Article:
Ted Thompson, the Green Bay Packers’ general manager is finicky when it comes to signing free-agents.
That might be putting it lightly.
Thompson either does nothing during free-agency, signs players with unmet potential at a bargain price and gives them an opportunity to make the team – see Matthew Mulligan, or Anthony Hargrove. Or he signs a veteran player(s) that just might be the missing piece.
Saturday of this past weekend Packers Nation awoke to a pleasant surprise. Ted Thompson and the Green Bay Packers signed veteran defensive end and pass rush specialist Julius Peppers. Packers fans are certainly familiar with Peppers as he has made Aaron Rodgers nervous on more than a couple of occasions during his last four seasons playing for the rival Chicago Bears.
If I’m fair and honest I’d admit that I had stated earlier in the week that I wasn’t real keen on Peppers, I was focused on the illusion that was DeMarcus Ware. But now that Peppers is in the fold on a three-year contract that really looks like a one, maybe two-year deal, designed to see if the 34-year-old Peppers has anything left in the proverbial tank, I am looking forward to seeing him in the Green and Gold.
I like the Peppers signing for a number of reasons. First and foremost he is a proven commodity. I believe in the draft and develop philosophy, but it seems the Packers continually go into the season with players that are hoped or expected to blossom, yet these players seem to have ho-hum campaigns and leave Packers Nation wanting more, i.e. Mike Neal 2011, 2012, Nick Perry 2012 and 2013, Datone Jones 2013 and hopefully not 2014, but it’s a roll of the dice.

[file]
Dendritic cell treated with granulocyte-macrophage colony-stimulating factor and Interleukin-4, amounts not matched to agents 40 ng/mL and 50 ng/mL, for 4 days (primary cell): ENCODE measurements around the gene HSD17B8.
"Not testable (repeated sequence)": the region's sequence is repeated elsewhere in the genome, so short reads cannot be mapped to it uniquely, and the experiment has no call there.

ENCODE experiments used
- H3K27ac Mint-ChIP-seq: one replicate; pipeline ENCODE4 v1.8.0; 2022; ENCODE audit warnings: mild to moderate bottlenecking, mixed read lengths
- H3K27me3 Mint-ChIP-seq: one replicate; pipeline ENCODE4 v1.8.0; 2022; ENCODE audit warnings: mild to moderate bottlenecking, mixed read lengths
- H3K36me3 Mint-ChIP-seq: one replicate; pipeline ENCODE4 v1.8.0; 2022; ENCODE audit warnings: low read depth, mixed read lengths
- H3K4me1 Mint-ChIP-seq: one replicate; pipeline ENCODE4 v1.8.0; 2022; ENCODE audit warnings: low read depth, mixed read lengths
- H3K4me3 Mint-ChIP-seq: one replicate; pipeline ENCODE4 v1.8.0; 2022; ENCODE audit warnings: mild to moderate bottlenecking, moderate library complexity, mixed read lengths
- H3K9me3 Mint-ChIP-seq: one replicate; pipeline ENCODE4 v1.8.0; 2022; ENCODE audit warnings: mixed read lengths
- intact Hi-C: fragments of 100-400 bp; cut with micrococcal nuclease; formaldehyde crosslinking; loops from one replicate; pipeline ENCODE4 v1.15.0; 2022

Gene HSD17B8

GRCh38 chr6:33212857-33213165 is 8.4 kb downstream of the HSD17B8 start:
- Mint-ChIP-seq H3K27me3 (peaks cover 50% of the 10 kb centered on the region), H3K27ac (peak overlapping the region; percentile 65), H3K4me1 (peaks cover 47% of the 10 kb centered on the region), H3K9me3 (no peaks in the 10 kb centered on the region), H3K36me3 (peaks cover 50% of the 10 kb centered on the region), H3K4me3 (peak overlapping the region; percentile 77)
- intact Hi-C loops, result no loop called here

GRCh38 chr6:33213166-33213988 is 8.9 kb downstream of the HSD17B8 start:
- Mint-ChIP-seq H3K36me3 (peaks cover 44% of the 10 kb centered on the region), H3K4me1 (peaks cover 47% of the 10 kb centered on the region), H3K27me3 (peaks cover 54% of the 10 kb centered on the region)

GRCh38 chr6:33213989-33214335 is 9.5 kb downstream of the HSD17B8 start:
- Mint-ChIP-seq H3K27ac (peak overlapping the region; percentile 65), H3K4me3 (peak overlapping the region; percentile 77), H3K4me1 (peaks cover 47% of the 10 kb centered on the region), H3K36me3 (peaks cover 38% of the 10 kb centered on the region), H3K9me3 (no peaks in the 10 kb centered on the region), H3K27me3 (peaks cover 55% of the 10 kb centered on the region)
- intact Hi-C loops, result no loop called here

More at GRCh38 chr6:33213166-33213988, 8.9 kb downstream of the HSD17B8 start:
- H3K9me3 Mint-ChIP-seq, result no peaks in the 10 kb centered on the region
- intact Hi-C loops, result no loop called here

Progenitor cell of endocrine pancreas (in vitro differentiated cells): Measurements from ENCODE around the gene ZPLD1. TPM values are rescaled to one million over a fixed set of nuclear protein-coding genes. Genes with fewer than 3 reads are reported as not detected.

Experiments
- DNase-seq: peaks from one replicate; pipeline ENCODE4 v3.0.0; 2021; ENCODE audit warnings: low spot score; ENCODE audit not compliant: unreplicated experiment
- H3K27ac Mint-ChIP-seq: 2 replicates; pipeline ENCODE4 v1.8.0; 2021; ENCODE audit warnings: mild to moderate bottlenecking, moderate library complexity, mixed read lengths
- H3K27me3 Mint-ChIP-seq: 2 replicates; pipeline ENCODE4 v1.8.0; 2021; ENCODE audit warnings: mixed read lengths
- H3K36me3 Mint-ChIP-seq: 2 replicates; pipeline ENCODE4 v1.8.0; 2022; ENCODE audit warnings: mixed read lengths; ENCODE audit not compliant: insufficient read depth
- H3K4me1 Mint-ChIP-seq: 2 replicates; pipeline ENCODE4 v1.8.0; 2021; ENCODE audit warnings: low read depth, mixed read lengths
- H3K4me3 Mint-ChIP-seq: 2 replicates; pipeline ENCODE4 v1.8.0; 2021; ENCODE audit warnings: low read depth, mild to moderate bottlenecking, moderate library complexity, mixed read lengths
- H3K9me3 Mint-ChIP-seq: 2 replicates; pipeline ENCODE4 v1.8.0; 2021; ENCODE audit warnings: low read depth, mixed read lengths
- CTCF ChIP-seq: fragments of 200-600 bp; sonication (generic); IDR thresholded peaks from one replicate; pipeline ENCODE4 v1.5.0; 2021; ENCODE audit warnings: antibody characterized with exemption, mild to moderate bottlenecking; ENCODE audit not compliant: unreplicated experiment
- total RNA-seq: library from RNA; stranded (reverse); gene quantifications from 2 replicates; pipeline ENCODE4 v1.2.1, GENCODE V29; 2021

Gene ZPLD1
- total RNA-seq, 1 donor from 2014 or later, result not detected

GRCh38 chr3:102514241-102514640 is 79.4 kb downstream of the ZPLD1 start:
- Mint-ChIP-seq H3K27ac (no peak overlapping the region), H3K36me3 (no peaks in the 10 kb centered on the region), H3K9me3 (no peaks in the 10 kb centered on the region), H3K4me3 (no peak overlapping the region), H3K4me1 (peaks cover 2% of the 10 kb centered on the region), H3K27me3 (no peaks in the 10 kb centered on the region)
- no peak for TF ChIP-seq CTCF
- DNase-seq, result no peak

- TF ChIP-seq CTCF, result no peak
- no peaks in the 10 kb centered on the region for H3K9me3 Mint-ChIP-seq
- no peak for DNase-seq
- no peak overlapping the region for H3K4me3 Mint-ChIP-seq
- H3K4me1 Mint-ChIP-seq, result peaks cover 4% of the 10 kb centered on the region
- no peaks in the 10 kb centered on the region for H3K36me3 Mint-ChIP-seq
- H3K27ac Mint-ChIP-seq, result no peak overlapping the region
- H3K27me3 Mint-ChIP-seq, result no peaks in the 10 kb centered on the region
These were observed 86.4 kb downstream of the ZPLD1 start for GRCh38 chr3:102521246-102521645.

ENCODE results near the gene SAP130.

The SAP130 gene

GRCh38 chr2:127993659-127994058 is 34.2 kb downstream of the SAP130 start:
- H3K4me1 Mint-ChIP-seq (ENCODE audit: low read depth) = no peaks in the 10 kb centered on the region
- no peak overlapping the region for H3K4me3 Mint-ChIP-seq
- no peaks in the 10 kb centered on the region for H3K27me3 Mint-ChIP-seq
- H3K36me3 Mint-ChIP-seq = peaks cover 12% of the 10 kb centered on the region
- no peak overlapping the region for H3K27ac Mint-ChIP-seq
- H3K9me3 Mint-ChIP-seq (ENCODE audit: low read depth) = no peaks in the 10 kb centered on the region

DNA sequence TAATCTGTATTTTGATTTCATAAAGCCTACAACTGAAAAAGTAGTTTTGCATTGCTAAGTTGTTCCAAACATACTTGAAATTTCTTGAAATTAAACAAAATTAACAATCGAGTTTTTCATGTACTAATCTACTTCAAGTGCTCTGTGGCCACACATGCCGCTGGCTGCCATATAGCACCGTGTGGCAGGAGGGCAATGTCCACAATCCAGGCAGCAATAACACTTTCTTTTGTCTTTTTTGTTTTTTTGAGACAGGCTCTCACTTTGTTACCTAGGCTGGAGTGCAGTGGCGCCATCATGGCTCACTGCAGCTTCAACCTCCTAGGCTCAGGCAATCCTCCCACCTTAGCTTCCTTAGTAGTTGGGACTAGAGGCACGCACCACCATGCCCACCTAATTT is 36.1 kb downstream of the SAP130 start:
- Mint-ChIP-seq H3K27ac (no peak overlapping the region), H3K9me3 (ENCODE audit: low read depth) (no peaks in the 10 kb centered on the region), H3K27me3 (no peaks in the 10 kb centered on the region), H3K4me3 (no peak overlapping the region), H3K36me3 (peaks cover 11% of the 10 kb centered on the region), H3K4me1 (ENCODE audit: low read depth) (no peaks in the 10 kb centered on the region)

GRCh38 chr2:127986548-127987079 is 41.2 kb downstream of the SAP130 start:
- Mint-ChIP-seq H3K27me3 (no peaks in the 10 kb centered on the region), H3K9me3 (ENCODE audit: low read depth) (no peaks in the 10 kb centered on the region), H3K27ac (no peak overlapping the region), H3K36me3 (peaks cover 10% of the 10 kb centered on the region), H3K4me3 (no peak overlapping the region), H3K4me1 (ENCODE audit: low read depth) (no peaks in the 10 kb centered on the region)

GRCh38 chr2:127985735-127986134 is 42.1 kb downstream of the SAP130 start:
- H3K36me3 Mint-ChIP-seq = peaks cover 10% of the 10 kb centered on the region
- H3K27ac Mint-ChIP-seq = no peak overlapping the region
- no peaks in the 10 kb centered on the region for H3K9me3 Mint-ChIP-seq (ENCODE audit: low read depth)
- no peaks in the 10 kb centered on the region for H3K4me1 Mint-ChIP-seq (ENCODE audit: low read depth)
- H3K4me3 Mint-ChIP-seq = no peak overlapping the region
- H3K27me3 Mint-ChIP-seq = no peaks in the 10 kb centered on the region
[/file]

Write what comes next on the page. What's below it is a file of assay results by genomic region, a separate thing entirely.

With Peppers it is reasonable to expect he will collect at least seven sacks, however, it’s not unreasonable to think that he could tally plus-10 sacks on the season.
Peppers paired with Clay Matthews III the Packers now have two legitimate pass rushers. Add in Mike Daniels who is an ascending third-year defensive lineman and a host of potential guys in Neal, Perry and Jones the defensive front looks fairly impressive. Not to mention one would assume B.J. Raji moving back to nose tackle would increase his production, coupled with the fact that his market value is low and he needs to prove his worth playing on a single-year deal.
Another upside to having Peppers on the defensive line is his height. At 6-7 he is three inches taller than Datone Jones, who at 6-4 was the tallest player on the Packers defensive line. Peppers’ height helps balance out a defensive line that lines up a bit short and adds the ability to knock down passes and close passing lanes.
All that said, I’m not about to compare Peppers to Woodson, Pickett or for crying out loud Reggie White. I’ll take a more measured approach and wait to see what he does on Sundays. But on paper the Packers defensive line is looking quite a bit better.
Now how about the safety position, Ted? Packers fans are never satisfied.
In addition to blogging about the Green Bay Packers for Lombardiave.com, Patrick Hughes blogs about gardening at wheelandbarrowlandscape.com, and previously wrote about running and the Portland Trailblazers at Oregon Sports News.